Serena Daniari is a writer, journalist, producer and transgender activist who has worked with GLSEN, GLAAD, and the Transgender Law Center. The opinions in this article belong to the author.
Wandering the streets of New York City this June, I found myself moving through a rainbow wonderland. From store fronts and banks to iconic landmarks like the Empire State Building, the city has been transformed into a multi-colored display of LGBTQ support and allyship.
However, while Pride engenders a spirit of progress, inclusion and self-acceptance, our community cannot afford to be complacent.
The LGBTQ community is not a monolith, and our views regarding Pride are as nuanced and diverse as we are. But as a young transgender woman, I can’t separate the celebratory aspects of Pride from its complicated, painful history, rooted in the violent abuse of my transcestors. After all, the precursor to the modern Pride parade — the Christopher Street Liberation Day march, held on the first anniversary of the Stonewall riots — was not born out of a desire to celebrate. It was an organized demonstration against political, social and economic marginalization and violence.
People attend the New York City Pride March on Sunday, June 30. Credit: Amy Lombard for CNN
Demonstration at City Hall, New York in 1973. From left: Sylvia Rivera, Marsha P. Johnson, Jane Vercaine, Barbara Deming, Kady Vandeurs, Carol Grosberg, and others. Credit: Courtesy New York Public Library, Manuscripts and Archives Division
And to this day, trans people are frequently left alone in the fight for access to medical care and adequate protection from violence, and are even excluded from the very queer spaces the trans women before fought so hard to cultivate and protect.
“Pride is not inclusive,” said Eva Reign, digital manager at the Marsha P. Johnson Institute, a community organization that advocates for Black transgender people. “Trans people don’t feel welcomed at mainstream pride events. Trans women of color created it, so we should be the first ones marching and calling the shots.”
A parade goer holds a sign that says, “Support all your sisters, not just your cis-ters.” Credit: Amy Lombard for CNN
People cheer as they watch the parade, which took place during the 50th anniversary of the Stonewall riots. Credit: Amy Lombard for CNN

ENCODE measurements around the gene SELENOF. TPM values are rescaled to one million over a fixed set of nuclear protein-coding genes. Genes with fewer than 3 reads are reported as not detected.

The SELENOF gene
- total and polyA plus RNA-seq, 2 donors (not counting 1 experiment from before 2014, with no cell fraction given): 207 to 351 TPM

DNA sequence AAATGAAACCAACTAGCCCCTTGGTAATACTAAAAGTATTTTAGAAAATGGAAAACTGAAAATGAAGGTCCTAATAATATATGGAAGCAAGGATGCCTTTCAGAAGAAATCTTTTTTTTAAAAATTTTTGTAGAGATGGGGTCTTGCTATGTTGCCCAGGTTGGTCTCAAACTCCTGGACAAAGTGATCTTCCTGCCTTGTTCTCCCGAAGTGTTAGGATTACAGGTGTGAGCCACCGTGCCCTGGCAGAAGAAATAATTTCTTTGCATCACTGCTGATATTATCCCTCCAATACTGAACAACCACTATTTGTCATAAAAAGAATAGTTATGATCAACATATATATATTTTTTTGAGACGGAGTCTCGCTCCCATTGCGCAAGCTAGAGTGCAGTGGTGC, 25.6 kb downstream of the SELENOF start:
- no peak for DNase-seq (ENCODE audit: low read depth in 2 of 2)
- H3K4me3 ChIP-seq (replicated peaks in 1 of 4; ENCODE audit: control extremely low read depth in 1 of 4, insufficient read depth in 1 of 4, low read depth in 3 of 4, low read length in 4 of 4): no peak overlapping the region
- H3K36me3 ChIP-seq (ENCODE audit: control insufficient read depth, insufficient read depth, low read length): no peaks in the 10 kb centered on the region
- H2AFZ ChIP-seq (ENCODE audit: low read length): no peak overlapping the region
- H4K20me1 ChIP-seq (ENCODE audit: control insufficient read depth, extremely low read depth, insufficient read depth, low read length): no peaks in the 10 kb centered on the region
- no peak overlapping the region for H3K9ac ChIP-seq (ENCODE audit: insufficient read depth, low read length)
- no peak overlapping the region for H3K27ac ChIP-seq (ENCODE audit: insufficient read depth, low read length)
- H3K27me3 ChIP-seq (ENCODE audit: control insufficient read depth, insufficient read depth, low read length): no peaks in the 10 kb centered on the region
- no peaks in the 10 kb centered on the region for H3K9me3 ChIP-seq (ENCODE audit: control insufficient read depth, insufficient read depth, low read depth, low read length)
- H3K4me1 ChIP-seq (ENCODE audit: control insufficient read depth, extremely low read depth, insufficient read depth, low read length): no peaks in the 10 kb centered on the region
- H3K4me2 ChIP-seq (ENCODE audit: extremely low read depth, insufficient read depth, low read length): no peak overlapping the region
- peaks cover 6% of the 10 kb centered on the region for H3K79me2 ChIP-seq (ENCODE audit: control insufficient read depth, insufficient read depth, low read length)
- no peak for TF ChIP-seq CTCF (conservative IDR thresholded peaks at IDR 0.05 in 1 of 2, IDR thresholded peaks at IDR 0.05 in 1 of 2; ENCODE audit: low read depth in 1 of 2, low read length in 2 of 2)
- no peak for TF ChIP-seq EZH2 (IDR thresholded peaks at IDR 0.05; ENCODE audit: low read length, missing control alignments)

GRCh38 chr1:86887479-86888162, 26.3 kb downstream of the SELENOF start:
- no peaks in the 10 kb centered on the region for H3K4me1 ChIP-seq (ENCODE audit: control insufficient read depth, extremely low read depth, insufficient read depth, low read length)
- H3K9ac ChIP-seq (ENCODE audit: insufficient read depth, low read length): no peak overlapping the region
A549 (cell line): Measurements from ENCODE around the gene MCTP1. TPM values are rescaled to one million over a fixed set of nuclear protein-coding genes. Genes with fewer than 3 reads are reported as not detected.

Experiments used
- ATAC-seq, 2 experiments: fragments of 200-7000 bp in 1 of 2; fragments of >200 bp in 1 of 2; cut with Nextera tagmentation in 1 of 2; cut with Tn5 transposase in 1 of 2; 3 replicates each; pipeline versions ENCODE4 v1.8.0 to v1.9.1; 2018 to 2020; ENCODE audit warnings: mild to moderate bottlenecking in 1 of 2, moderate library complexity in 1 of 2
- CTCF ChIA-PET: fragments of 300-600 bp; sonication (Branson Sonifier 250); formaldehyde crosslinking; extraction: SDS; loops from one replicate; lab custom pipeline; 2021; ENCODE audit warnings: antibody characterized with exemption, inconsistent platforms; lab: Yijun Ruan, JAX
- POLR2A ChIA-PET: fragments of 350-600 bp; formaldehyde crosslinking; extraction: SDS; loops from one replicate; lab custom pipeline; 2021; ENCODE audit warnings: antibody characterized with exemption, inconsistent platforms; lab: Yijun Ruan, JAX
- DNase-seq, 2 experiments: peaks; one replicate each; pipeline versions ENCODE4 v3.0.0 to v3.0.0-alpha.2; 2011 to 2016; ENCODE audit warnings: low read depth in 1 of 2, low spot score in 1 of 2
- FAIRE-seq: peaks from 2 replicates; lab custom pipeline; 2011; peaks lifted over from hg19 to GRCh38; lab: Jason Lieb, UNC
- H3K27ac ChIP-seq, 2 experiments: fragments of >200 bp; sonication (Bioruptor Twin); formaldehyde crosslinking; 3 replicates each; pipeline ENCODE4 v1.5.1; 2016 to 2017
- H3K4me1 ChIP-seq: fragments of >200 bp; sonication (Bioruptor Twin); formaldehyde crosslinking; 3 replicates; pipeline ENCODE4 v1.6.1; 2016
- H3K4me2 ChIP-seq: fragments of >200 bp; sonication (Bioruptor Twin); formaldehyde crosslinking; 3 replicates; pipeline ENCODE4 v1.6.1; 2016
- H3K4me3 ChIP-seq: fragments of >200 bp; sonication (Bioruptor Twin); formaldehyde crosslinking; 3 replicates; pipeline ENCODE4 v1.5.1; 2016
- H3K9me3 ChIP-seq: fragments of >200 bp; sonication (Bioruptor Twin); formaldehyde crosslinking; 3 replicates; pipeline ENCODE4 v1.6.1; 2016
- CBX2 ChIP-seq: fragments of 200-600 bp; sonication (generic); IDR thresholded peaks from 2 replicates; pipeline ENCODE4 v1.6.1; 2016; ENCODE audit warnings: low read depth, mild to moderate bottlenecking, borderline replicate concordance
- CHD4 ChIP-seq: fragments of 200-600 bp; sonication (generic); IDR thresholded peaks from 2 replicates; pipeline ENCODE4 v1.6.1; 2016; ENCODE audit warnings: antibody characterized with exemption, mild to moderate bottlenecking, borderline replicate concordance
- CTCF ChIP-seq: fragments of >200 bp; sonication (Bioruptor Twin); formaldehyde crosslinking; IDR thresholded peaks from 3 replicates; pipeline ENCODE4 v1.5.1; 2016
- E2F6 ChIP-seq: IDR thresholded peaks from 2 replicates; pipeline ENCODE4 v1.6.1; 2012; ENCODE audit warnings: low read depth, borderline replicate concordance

“I think the younger generation of queers are more conscious of how LGBTQ identities intersect with other forms of prejudice, like racism, ableism, misogyny, and classism,” said Peter Meleo, a 21-year-old student activist at Arizona State University. “I’m gay, but I’m also cis and white. That affords me many privileges that my trans sisters of color don’t have. When I create Pride meet-ups, I’m always thinking about ways to involve trans people and intersex people. They deserve to experience pride in who they are too. If our symbol is rainbow, our movement should represent every color and every hue.”
Pride 2019: A history of the rainbow flag
There is no denying that there’s still work to do in terms of including trans folks and people of color into the Pride dialogue in meaningful and substantive ways. But despite its shortcomings, Pride is undeniably a beacon of hope.
Street art is seen at a stop sign during Pride in New York. Credit: Amy Lombard for CNN
The unfortunate reality is that like many, I experience transphobia frequently when navigating public spaces. I’ve been laughed at, misgendered and assaulted. But during Pride month, when the city is painted rainbow, I definitely feel safer and more accepted. The slogans and displays feel like a protective cloak, letting LGBTQ people know that for one month, people are on our side. For one month, being homophobic or transphobic is strictly forbidden.
“As trans people, we’re taught to be ashamed of our past and even ashamed of our present,” Reign said. “As each generation becomes more visible and more accepting, we’re able to disband those structures in our lives that reinforce our shame. As young trans people, Pride is about finding the tools to throw all of that away, but (also) to remember who first gave us that strength.”
To me, Pride isn’t just a party. It’s a symbol of what’s possible: the ability to witness fully realized LGBTQ equality in my lifetime.
If in June, cities, institutions and individuals can devote attention and resources to LGBTQ people, maybe one day, they can do so all year round.